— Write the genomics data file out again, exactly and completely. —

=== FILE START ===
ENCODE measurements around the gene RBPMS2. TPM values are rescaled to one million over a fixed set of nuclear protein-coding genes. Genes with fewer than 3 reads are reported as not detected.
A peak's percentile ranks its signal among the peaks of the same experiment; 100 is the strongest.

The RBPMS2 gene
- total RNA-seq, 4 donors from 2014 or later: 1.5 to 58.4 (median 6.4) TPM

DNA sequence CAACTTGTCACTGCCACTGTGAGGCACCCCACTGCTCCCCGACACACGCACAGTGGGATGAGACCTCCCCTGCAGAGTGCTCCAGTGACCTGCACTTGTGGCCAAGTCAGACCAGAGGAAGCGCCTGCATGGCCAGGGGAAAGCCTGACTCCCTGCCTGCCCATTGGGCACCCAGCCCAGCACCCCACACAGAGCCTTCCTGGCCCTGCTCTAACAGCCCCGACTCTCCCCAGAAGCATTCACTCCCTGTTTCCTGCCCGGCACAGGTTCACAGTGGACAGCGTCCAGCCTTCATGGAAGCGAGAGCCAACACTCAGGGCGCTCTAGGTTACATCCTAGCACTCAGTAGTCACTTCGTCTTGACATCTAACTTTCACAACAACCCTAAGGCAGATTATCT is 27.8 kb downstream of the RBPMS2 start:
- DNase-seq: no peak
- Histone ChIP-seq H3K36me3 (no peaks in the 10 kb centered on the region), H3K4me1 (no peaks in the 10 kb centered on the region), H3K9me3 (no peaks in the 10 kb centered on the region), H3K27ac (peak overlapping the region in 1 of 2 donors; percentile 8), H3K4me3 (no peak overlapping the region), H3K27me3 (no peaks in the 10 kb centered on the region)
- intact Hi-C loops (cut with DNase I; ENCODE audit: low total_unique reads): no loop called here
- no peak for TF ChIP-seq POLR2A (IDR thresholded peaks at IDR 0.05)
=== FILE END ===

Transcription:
ENCODE measurements around the gene RBPMS2. TPM values are rescaled to one million over a fixed set of nuclear protein-coding genes. Genes with fewer than 3 reads are reported as not detected.
A peak's percentile ranks its signal among the peaks of the same experiment; 100 is the strongest.

The RBPMS2 gene
- total RNA-seq, 4 donors from 2014 or later: 1.5 to 58.4 (median 6.4) TPM

DNA sequence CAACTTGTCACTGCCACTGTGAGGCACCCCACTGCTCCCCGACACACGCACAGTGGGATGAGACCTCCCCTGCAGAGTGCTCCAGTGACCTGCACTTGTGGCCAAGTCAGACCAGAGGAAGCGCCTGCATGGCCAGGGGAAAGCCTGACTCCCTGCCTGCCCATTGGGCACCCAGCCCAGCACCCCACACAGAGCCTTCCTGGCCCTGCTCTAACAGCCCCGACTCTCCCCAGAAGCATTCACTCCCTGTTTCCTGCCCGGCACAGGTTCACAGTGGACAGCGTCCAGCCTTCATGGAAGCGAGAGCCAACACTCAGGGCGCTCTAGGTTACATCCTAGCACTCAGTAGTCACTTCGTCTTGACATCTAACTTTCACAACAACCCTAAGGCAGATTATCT is 27.8 kb downstream of the RBPMS2 start:
- DNase-seq: no peak
- Histone ChIP-seq H3K36me3 (no peaks in the 10 kb centered on the region), H3K4me1 (no peaks in the 10 kb centered on the region), H3K9me3 (no peaks in the 10 kb centered on the region), H3K27ac (peak overlapping the region in 1 of 2 donors; percentile 8), H3K4me3 (no peak overlapping the region), H3K27me3 (no peaks in the 10 kb centered on the region)
- intact Hi-C loops (cut with DNase I; ENCODE audit: low total_unique reads): no loop called here
- no peak for TF ChIP-seq POLR2A (IDR thresholded peaks at IDR 0.05)